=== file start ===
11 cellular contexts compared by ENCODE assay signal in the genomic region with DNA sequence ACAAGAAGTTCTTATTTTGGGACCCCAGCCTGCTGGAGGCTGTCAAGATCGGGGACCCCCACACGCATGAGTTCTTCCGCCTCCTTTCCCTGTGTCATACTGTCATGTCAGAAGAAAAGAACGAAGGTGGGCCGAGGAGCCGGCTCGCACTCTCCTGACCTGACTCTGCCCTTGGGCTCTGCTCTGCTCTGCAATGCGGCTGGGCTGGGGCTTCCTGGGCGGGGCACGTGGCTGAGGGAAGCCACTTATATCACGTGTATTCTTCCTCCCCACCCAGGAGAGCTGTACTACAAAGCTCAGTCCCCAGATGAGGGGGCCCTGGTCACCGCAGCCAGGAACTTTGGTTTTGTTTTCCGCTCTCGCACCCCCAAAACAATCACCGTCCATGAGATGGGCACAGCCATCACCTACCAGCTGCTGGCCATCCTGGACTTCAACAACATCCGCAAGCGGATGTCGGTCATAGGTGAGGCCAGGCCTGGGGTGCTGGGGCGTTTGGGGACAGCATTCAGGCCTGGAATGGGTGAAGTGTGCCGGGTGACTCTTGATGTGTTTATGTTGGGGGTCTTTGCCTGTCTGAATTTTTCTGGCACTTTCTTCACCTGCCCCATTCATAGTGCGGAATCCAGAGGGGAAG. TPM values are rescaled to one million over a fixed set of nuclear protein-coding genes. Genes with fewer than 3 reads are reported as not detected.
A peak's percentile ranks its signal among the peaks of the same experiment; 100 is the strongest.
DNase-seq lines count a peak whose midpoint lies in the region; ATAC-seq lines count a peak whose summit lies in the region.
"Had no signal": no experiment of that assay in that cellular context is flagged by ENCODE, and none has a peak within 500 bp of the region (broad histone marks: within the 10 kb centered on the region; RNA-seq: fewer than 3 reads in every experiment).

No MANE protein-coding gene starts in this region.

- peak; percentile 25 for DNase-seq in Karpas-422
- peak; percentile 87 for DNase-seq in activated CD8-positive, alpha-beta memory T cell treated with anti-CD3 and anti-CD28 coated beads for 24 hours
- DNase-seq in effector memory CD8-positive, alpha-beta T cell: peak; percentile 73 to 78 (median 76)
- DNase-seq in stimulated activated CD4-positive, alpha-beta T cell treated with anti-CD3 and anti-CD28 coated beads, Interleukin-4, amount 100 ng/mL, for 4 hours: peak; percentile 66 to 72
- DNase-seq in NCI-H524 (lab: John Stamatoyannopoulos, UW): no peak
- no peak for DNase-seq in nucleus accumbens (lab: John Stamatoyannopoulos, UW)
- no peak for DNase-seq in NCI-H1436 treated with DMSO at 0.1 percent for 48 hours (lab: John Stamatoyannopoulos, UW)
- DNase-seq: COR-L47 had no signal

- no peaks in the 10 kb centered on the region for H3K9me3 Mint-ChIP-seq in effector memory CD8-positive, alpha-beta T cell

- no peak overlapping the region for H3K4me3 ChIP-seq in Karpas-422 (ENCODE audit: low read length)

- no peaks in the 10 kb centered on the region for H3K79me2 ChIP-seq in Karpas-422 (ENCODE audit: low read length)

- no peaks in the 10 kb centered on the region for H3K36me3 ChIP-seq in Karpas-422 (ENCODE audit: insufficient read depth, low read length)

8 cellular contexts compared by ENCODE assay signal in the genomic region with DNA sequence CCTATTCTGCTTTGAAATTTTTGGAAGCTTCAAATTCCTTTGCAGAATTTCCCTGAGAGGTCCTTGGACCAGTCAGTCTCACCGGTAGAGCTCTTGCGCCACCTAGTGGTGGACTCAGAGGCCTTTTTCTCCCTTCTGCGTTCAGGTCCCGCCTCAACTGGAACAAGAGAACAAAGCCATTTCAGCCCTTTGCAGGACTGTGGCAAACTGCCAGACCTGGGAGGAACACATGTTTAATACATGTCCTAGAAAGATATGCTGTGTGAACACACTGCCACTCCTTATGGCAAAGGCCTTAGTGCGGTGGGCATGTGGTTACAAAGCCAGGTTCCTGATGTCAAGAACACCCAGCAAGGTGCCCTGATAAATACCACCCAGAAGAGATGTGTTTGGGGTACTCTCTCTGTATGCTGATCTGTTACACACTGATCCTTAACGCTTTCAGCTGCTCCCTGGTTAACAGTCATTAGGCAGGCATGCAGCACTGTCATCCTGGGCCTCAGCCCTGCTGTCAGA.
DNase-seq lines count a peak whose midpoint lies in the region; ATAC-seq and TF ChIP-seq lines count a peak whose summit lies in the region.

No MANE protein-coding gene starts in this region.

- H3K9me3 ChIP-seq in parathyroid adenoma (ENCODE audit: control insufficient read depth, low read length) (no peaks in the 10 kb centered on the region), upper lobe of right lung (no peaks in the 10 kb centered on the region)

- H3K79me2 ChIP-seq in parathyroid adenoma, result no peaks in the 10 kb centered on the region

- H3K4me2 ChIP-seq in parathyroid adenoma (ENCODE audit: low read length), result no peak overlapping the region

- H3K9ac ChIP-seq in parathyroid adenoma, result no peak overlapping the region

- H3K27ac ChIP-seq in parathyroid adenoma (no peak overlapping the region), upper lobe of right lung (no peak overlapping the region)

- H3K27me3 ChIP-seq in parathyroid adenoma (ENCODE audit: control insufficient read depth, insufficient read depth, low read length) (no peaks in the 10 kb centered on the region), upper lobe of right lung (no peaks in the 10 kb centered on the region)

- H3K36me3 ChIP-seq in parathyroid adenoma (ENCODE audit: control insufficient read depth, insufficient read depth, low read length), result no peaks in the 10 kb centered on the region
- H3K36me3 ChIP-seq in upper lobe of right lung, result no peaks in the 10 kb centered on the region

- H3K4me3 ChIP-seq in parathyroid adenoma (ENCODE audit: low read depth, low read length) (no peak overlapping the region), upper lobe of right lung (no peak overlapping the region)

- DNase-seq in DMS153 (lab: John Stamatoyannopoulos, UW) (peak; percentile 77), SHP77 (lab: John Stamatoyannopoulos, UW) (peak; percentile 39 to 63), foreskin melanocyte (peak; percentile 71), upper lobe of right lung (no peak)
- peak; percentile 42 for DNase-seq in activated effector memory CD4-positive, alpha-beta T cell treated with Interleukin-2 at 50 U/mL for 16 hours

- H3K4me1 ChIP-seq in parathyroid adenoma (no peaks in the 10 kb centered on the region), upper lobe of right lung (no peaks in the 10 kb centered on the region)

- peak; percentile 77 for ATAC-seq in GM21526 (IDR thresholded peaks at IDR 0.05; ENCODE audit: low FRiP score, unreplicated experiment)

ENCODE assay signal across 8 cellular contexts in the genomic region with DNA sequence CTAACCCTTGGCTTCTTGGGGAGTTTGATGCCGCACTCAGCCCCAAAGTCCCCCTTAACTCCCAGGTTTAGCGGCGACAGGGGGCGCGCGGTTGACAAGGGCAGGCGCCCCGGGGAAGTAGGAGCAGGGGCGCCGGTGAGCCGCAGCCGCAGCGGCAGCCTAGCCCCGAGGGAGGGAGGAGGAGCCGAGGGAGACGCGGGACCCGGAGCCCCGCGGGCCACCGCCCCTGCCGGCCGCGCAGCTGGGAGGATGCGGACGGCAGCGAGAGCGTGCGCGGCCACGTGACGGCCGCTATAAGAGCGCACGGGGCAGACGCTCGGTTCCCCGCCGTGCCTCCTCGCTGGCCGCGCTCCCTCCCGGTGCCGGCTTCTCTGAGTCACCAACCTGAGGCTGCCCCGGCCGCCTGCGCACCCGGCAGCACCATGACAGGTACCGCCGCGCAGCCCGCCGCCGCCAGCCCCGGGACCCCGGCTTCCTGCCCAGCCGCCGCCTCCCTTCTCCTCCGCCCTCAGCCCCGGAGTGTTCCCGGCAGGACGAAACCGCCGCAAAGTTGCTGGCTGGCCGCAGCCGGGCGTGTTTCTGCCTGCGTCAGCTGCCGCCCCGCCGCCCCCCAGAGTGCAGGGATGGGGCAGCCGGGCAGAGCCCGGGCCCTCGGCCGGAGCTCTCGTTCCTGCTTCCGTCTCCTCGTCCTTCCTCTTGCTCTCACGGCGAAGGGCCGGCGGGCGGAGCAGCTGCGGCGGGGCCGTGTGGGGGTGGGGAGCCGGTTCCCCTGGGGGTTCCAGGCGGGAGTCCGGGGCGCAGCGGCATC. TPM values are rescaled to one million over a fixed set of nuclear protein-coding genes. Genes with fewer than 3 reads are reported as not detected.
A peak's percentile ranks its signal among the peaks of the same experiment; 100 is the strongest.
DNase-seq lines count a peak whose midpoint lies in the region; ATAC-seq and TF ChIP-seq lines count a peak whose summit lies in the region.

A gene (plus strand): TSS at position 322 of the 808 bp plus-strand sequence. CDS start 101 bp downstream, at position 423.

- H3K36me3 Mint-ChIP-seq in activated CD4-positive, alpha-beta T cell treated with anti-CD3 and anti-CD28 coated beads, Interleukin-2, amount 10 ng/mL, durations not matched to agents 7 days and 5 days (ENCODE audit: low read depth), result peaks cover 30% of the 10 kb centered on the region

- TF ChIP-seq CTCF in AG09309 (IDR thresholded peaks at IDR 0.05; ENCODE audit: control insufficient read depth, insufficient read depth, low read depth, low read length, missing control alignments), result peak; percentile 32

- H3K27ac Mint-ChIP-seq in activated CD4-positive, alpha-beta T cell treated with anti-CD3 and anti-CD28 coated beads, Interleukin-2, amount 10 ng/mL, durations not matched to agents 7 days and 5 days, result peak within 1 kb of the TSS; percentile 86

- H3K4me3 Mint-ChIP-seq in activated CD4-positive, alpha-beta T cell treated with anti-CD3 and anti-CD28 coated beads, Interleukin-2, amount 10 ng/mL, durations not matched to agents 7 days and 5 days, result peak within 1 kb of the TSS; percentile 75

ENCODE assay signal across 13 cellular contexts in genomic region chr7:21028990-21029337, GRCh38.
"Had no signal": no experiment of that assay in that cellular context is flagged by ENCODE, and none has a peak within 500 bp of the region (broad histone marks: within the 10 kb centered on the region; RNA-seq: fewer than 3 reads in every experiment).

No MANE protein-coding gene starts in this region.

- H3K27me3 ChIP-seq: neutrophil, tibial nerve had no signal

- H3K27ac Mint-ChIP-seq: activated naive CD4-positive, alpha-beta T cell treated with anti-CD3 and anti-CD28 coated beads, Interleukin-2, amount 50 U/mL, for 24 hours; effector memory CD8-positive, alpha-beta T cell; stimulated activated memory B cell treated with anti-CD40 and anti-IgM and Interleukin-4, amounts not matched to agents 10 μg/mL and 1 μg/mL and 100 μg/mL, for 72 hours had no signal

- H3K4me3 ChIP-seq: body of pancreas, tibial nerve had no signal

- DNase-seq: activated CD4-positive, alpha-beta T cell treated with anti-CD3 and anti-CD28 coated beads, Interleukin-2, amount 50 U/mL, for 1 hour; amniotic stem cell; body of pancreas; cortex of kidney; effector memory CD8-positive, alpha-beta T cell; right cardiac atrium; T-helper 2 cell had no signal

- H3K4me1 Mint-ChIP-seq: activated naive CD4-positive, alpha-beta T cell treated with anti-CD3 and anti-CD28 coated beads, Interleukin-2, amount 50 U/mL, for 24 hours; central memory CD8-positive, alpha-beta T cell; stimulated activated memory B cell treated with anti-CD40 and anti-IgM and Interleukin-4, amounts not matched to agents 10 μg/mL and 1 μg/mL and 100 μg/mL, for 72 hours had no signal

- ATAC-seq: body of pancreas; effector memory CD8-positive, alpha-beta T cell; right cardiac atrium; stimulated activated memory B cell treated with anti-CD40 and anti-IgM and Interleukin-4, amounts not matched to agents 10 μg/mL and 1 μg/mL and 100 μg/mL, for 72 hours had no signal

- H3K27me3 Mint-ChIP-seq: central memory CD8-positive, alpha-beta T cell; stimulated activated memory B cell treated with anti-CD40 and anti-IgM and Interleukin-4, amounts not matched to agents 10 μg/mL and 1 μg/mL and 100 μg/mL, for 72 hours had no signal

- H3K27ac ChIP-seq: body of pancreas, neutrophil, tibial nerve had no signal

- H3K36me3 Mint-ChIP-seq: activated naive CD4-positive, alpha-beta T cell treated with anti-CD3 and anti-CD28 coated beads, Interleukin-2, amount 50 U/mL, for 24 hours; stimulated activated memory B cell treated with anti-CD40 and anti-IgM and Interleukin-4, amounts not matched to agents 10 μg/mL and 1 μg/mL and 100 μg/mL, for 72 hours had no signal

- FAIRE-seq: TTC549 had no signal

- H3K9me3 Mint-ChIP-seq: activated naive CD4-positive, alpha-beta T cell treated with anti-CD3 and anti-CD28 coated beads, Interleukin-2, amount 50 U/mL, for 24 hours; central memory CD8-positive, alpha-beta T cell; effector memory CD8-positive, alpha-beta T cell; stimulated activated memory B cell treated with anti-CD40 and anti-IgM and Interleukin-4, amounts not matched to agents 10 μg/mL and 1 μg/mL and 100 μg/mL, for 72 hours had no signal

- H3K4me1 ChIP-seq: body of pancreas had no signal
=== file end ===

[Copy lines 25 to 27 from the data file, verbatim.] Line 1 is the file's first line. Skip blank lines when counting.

- H3K27ac ChIP-seq in parathyroid adenoma (no peak overlapping the region), upper lobe of right lung (no peak overlapping the region)

- H3K27me3 ChIP-seq in parathyroid adenoma (ENCODE audit: control insufficient read depth, insufficient read depth, low read length) (no peaks in the 10 kb centered on the region), upper lobe of right lung (no peaks in the 10 kb centered on the region)

- H3K36me3 ChIP-seq in parathyroid adenoma (ENCODE audit: control insufficient read depth, insufficient read depth, low read length), result no peaks in the 10 kb centered on the region